Kit Martin

Skyward, 13th June – 29th July 2017.

Kit Martin blurs the line between art and science in this exhibition of cyanotypes based on the collections of the Bell Pettigrew Museum at the University of St Andrews.

Professor James Bell Pettigrew (1832-1908), after whom the Museum is named, held a lifelong fascination with flight, and his writings on animal locomotion were studied by the Wright brothers. The specimens of winged creatures in the Museum’s collections that Kit has photographed are representations of Bell Pettigrew’s own inspiration: at the age of 70 Bell Pettigrew built and flew an ornithopter of his own design in St Andrews, though it crashed and he broke his leg.

In her work at the Museum over the past three years Kit has also produced cyanotypes from glass slides of marine creatures originally taken by Professor Michael Laverack (1931-1993) during his three decades at St Andrews, primarily in the Gatty Marine Laboratory. There was relatively little identifying information with the glass plates, which are now repurposed through the cyanotype process into purely visual images of underwater locomotion.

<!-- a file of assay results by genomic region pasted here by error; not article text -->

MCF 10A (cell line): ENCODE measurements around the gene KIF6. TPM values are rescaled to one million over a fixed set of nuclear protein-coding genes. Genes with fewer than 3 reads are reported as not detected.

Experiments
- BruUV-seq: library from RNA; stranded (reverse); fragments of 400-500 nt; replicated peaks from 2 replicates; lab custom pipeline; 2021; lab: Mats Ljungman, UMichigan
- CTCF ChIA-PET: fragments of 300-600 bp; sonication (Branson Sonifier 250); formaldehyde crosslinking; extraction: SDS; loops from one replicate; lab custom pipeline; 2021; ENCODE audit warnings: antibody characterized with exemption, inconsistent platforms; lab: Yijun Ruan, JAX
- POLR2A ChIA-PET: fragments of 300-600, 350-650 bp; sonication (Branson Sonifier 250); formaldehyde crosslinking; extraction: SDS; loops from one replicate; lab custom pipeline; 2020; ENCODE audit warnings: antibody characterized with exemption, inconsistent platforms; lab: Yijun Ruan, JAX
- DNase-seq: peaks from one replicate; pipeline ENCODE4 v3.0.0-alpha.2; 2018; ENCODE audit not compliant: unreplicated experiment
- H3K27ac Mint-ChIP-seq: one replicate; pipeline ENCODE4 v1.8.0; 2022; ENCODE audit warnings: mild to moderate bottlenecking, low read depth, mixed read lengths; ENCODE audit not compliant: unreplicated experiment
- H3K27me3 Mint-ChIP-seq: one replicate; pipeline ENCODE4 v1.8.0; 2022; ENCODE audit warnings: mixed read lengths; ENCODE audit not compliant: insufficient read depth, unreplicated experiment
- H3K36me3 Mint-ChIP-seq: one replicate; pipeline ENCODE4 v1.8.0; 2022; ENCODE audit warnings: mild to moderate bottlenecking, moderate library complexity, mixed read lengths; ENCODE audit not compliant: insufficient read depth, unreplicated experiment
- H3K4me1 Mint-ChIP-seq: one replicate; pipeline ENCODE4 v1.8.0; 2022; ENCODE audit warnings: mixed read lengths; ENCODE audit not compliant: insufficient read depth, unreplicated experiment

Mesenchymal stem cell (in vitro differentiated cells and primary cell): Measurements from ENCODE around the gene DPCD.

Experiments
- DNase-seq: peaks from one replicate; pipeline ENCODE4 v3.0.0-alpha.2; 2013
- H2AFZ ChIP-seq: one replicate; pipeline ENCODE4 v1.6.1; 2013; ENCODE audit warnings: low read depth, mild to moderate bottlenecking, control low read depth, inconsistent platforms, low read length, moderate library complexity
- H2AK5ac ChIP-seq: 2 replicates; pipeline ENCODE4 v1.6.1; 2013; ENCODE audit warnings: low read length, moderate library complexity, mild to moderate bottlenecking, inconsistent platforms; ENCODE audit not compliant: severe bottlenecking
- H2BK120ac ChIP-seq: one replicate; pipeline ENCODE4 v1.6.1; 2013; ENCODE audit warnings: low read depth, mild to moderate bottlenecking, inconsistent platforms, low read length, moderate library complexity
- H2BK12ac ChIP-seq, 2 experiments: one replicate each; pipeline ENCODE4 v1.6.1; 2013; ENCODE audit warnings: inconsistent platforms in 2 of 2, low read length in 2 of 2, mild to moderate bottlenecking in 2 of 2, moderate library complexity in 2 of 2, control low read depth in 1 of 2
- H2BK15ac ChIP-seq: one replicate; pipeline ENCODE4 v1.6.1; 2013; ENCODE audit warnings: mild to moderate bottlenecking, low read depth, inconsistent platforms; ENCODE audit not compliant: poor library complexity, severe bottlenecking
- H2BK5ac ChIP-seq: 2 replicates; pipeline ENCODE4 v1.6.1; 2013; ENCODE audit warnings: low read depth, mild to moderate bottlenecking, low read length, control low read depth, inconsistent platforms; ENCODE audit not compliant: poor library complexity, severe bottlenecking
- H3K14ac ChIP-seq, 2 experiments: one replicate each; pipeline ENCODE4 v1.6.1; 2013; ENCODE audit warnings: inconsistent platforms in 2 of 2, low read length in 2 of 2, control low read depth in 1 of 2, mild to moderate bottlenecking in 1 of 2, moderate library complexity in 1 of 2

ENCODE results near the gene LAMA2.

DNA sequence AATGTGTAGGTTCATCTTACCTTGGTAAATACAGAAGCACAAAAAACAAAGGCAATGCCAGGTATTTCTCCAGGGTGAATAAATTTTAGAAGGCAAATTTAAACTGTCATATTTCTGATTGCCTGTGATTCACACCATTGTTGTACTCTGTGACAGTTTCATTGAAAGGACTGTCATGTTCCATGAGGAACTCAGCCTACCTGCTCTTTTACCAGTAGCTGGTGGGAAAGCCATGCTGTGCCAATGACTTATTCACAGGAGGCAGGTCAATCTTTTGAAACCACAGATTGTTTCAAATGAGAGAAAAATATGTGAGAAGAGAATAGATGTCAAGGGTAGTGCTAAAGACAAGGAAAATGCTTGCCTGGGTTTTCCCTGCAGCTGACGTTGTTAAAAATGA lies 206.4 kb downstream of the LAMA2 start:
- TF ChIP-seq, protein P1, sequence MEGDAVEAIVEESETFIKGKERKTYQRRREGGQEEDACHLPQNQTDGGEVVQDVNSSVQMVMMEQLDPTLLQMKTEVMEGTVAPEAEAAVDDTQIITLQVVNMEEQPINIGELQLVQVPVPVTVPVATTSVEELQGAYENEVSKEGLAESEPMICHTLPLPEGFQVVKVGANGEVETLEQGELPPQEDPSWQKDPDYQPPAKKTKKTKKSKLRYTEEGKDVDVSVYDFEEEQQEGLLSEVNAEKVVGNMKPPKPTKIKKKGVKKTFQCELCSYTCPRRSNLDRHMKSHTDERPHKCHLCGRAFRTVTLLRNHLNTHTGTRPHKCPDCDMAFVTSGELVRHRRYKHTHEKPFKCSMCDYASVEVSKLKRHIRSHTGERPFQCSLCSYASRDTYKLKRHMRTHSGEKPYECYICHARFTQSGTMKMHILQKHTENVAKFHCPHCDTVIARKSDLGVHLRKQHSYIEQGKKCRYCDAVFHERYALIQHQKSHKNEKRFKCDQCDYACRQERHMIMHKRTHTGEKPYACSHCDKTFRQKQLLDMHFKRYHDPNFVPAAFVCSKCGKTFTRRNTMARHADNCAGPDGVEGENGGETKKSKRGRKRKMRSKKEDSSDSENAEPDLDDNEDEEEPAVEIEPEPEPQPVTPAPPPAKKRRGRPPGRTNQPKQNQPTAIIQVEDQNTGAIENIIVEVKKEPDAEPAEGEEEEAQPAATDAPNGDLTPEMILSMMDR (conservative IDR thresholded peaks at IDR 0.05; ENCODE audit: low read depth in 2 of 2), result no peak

Cyanotypes were invented by Sir John Herschel in 1842. Cyanotype prints are made using a paper coated with a light-sensitive emulsion composed of two iron salts. Exposing the paper to ultraviolet light alters the chemistry of the exposed area. Afterward the image is washed, and as it dries the striking Prussian blue colour of the final print develops.

About the artist
Kit Martin is based in north-east Fife. Her background is in medical and forensic photography, though she is currently working with alternative photographic processes, printmaking and digital photography. She is a member of Dundee Print Studio and printmaking collective PrintRoom Dundee, where she runs workshops in cyanotype and pinhole photography.

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3a & 4a Haddington Place, Edinburgh, EH7 4AE

Open 11am - 5pm, Tuesday to Saturday


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Annual Leave: Closed September 26th - October 7th, reopening Tuesday 10th